Geology/Geophysics ’78 Reunion led to the first commercial oil production in Yemen
from fractured basement rocks at Sunah Field, as well
(H.C. Palmer) as Cretaceous production from the Dahban and Gabal
A reunion of the Geology and Geophysics Isbeel Oil Fields. He recently gave an oral presentation
classes of 1978 is planned during the weekend entitled "Prospects from Space" at the 2002 Landmark
of Sept. 19, 2003. This year's homecoming is Banff City Forum and at the 2002 Yemen Oil and Gas
Conference in Sanaa, Yemen. The talk outlined a
somewhat special in that Western is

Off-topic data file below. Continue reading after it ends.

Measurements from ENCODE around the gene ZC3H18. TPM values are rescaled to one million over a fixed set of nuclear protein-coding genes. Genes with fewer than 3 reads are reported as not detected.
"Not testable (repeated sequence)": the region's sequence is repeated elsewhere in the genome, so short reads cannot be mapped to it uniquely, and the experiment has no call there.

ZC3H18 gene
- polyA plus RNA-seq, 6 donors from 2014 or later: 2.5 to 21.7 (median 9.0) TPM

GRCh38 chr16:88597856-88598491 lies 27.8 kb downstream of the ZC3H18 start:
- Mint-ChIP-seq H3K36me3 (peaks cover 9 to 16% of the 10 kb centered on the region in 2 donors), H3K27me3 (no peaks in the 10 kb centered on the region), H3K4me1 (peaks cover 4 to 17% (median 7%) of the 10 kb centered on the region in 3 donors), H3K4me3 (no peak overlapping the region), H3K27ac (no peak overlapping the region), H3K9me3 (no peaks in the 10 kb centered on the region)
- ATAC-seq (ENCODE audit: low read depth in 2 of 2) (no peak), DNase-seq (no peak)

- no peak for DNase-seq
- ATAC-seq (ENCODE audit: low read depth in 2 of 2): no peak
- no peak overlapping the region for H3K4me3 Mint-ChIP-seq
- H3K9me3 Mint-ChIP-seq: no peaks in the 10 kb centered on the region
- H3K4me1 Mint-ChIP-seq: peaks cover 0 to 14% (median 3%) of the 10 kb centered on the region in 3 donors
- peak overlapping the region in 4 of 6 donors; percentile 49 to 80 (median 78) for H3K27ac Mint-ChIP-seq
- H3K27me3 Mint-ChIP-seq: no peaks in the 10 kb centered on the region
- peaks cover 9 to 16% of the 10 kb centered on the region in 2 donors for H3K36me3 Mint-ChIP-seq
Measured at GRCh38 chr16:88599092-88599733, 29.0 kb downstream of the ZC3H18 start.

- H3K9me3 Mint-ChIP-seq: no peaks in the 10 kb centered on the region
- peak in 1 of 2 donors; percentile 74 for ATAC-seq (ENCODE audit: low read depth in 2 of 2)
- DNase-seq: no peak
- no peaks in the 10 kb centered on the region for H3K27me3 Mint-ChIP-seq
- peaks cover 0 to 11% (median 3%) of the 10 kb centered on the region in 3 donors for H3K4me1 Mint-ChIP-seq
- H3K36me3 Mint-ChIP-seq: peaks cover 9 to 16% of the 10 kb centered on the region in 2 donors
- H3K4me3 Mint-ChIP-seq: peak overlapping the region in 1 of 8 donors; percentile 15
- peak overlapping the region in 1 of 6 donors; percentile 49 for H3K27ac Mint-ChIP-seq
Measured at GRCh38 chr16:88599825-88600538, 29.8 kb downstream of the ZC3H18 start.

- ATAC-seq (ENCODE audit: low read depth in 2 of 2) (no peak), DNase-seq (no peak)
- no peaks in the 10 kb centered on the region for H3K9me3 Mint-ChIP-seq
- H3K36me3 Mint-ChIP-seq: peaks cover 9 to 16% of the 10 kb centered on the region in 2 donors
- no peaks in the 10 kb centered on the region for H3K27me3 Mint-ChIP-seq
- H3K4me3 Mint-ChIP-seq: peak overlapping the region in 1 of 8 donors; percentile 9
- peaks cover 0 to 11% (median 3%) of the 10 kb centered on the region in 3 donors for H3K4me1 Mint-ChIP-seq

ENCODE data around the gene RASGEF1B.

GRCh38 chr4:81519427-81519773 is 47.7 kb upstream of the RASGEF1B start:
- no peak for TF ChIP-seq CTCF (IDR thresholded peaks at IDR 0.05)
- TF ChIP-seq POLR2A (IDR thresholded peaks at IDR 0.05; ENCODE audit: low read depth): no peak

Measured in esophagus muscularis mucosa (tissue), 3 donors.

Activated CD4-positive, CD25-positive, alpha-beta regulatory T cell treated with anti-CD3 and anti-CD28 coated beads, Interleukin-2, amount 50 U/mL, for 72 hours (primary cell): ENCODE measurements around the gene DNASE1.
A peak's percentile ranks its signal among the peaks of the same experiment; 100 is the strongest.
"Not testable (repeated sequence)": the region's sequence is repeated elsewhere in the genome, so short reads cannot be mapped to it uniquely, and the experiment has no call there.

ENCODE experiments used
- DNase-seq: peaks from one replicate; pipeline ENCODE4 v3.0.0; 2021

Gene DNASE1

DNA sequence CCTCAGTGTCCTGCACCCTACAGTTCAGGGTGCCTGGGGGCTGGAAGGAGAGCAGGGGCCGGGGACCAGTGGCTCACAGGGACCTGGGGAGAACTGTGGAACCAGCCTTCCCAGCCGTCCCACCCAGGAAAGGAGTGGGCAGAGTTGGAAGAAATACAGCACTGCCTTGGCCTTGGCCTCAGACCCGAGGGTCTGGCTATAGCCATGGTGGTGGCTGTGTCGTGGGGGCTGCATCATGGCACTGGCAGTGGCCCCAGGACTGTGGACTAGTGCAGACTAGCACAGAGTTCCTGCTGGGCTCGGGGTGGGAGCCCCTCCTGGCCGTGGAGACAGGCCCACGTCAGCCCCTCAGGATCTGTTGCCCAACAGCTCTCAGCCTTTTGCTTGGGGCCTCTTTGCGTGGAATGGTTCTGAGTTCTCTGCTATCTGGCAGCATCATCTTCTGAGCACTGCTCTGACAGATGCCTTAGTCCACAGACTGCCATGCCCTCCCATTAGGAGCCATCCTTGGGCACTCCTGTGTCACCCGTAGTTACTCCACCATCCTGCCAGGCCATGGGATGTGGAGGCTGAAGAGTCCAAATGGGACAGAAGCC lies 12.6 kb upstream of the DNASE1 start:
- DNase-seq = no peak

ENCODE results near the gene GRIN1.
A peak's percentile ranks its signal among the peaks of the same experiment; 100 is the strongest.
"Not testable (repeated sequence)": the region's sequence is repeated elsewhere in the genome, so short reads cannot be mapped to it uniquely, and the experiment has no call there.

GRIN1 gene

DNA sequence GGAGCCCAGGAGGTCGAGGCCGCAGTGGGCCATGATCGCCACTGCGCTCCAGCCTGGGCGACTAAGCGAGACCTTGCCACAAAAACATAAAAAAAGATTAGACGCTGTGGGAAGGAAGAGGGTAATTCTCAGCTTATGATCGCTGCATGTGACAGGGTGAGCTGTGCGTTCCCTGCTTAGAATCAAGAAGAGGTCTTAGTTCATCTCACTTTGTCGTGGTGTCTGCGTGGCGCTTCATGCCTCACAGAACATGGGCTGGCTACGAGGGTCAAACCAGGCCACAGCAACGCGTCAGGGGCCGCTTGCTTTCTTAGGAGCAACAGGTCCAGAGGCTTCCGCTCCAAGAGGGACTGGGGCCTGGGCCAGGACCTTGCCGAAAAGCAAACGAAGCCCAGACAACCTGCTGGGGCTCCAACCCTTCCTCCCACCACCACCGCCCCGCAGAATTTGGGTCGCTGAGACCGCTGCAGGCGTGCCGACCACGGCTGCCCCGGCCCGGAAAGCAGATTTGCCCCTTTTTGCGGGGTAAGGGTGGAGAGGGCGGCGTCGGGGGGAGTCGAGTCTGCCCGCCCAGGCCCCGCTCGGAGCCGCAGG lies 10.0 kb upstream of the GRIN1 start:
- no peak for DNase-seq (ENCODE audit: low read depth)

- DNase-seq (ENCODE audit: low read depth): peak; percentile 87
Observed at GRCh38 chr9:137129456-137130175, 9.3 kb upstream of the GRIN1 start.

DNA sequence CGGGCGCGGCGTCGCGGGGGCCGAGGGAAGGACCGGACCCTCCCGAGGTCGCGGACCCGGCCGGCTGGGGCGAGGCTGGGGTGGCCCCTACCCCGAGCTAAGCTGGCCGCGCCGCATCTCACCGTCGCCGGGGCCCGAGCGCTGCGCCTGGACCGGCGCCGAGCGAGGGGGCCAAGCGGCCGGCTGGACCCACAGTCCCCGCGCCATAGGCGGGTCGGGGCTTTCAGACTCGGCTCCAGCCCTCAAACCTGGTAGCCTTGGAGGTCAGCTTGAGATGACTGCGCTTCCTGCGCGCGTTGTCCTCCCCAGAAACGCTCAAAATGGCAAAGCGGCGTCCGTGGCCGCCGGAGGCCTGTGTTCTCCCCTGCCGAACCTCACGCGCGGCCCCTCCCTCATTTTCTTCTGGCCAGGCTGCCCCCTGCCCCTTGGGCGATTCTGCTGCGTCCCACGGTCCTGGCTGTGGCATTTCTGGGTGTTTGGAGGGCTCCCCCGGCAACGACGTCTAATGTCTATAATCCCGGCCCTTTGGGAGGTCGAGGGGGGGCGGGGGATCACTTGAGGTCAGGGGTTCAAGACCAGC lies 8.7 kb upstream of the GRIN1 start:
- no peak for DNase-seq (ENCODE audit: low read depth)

technique he developed for producing digital surface
celebrating its 125th birthday! Brian Todd, structural contour maps in ZMap Plus using a
Atlantic Geoscience Centre, is attempting to combination of Landsat TM remote sensing data and
contact his geophysics and geology SPOT-derived digital elevation data. It was
classmates. An invitation will also be demonstrated that most of Nexen's Masila oil fields in
Yemen (like a number of other Middle Eastern Oil
extended to some members of the class of '79
fields i.e. Ghawar-Saudi Arabia, Awali-Bahrain) have
who went through Western with the class of surface structural expression that can be mapped using
'78 but who returned for a subsequent year in inexpensive remote sensing data. Ian enjoys
order to obtain the Honours degree. Please motorcycling in the Rockies on his 1500cc Vulcan
contact Currie Palmer for more details Nomad with other like-minded petroleum